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I created this account specifically to provide my review of KneeBinding. My hope is that I can help others to learn from my experience. My KneeBinding's were given to me as...
DO NOT GO if you are not advanced --- while I've been skiing for 15 years and am advanced-intermediate, this place scared me. There are NO runs I felt comfortable or easy, especially off the...
This is the most incredibly over-the-top country-club-like resort we've been and we've skied all over USA. It's so cool I took pictures of the bathrooms! Beautifully done. Three gondolas keep...
I went to Maverick the day after a day at Big Sky and what a dramatic difference. As opposed to Big Sky's massive area (which seemed to me to ski much smaller than its size), hard skier packed...
Easily the best hill (let's not get crazy calling these mountains) in Minnesota. It's fairly spread out across four separate hills (though, I'd call them two). There's a gondola that connects the...
Colorado thanksgiving timepost #1 of 811/1/12 at 10:09pmThread StarterLooking to make a trip to Colorado the day after thanksgiving. Looking for any input where to stay,restaurants, ease of drive from Denver, etc. never been out of the Midwest skiing, I'm trying to research as much as possible, i know no one has a crystal ball, but is skiing usually decent at that time of year? Looking at winter park, vail, or brekenridge.
Gear mentioned in this thread:post #2 of 811/1/12 at 10:53pm
Lots of places will be open for skiing but probably with limited numbers of runs open. Who knows what conditions are going to be like, but since you've never been out of the midwest for skiing just about anything in Summit County would be fun. I'd say get a room or condo there and then judge where to go based on which resorts have runs open that you want to try. Don't forget about A-Basin and Loveland since they have the earliest start on making snow.post #3 of 811/1/12 at 11:55pm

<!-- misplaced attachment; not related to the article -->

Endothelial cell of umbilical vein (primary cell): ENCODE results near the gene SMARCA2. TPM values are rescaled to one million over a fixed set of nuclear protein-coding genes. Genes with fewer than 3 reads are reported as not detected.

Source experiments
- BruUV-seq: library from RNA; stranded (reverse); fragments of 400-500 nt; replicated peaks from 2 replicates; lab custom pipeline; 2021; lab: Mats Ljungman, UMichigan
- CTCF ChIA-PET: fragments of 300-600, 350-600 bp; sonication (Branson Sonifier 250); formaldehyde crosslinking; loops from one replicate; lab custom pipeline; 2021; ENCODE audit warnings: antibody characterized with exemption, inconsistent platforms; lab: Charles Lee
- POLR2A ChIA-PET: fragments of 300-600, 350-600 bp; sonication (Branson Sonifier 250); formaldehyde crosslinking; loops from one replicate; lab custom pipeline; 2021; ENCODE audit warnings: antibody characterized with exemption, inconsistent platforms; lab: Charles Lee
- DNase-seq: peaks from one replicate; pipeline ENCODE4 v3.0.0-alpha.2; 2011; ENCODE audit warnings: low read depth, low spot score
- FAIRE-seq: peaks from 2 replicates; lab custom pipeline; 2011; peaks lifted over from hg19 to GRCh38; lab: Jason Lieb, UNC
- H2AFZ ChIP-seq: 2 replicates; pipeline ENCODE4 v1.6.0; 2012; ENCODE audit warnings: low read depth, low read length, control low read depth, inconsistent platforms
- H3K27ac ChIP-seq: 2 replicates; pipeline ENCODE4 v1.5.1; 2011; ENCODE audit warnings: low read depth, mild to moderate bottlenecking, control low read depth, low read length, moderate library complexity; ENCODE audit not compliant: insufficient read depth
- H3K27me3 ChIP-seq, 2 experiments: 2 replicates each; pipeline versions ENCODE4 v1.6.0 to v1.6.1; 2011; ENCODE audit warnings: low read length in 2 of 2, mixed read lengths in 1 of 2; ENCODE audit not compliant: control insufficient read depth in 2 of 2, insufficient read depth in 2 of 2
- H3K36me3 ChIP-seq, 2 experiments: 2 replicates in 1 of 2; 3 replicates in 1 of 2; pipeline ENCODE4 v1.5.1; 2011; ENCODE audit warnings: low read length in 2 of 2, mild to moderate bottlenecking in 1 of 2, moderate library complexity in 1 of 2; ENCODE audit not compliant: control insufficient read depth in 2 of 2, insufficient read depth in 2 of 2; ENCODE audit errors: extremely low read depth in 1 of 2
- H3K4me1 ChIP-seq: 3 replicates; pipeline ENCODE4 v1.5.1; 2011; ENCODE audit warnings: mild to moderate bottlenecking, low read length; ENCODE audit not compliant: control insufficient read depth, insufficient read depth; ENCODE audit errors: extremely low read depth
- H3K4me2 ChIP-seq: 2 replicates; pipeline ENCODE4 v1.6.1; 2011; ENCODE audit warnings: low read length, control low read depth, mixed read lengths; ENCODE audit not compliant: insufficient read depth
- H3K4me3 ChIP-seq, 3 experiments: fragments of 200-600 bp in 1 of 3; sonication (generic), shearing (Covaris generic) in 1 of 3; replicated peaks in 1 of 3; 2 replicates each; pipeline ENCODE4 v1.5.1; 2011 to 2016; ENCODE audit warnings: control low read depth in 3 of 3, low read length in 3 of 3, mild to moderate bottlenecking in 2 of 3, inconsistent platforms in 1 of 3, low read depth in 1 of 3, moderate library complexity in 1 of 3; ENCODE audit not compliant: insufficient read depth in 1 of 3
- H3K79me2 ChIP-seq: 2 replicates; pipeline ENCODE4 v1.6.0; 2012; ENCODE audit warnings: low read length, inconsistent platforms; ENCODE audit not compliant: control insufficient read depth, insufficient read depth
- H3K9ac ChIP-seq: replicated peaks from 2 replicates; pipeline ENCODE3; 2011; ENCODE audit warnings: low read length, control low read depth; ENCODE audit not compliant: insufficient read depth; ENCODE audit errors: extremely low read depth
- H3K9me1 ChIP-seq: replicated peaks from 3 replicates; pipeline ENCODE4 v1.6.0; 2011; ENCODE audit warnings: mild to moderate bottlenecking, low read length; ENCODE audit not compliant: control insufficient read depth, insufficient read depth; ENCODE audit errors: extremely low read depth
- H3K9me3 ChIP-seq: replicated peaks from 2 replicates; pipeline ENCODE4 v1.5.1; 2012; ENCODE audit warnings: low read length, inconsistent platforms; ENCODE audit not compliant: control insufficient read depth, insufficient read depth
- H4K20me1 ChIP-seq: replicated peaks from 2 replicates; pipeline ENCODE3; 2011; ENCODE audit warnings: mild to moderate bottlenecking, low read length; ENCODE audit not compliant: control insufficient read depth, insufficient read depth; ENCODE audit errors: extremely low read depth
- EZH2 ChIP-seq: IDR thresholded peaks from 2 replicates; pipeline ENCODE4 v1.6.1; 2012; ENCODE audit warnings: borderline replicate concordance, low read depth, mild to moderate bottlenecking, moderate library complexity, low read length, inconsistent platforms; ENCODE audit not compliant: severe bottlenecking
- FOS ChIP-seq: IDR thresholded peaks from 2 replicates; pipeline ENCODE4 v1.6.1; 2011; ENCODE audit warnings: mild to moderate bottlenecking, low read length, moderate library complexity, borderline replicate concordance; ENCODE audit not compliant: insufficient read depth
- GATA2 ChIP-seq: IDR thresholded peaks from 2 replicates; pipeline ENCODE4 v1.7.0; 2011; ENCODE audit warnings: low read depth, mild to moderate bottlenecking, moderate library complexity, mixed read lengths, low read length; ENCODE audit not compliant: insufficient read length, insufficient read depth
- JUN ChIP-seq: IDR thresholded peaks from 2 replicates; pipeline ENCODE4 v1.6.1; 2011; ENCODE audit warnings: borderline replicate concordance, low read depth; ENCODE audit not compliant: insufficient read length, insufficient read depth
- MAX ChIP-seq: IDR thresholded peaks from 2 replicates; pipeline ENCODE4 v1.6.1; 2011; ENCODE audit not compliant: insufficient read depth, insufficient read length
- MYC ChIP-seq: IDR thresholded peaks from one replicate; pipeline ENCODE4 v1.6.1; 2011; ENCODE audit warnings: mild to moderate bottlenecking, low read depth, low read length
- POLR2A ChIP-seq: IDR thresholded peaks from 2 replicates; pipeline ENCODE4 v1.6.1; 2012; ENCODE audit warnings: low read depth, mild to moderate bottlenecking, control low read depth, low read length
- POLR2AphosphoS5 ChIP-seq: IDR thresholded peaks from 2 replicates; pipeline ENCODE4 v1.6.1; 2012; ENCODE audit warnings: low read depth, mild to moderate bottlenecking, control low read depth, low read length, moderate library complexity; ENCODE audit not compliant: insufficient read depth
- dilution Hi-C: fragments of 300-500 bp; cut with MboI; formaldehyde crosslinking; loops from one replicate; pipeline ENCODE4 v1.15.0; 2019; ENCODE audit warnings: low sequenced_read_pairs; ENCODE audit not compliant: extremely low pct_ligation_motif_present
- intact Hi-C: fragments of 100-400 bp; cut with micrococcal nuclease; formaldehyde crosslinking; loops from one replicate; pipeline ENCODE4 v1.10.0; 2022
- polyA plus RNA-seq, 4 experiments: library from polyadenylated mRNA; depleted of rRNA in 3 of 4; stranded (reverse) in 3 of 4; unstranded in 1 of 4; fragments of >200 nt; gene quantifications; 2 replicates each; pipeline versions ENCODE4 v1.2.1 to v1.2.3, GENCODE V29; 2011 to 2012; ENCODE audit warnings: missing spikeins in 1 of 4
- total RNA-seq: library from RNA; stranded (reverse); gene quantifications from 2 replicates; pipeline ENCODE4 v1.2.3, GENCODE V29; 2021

I did a trip like this back in 2008, and conditions were good but not great. Unfortunately, none of the more interesting terrain (Vail's back bowls, Breck's trails off of Imperial and #6 chairs, A-basin's Montezuma bowl, etc.) was open yet. That being said, we had a great time, and it was still better than all the skiing I do at home (mid-atlantic). I don't know for sure, but I wouldn't be surprised if conditions last year at Thanksgiving were bad. Even in the worst years, every area will have at least 1-3 runs open by Thanksgiving I think, but that would be a pretty disappointing trip.
The upside of Thanksgiving skiing is low prices and the crowds are light. We rented a condo in Dillon really cheap and skied A-basin, Keystone, Breck, and Vail. Staying in a place like Dillon makes it a bit easier to go to whichever area has the best snow conditions each day. Breckenridge is my favorite place to stay because it is more like a real town rather than a resort village, and you can easily walk to all the bars/restaurants. Dillon and Frisco have good bars (including a couple brew-pubs) and restaurants, but you probably won't be able to walk back easily. Keystone is often the cheapest place to stay ski-in-ski-out, and it has a walkable village area that is pretty good (similar to Vail but not as big).
For me, the back bowls and blue sky basin are the main reasons to shell out for a Vail lift ticket, so I would consider cheaper places like A-basin and Loveland that tend to have better early-season conditions anyway. A-basin is often the first area to open each year. I have never skiied Winter Park because it's always too tempting to get a Vail lift ticket that gives you the option of going to Vail, Beaver, Breck, Keysone, or A-basin on any given day. If you are desperate to get as many runs in as possible while you're there, Keystone is the only area that I know of that offers night skiing. It is bad skiing for CO, but not bad compared to your average day in the mid-west or mid-atlantic.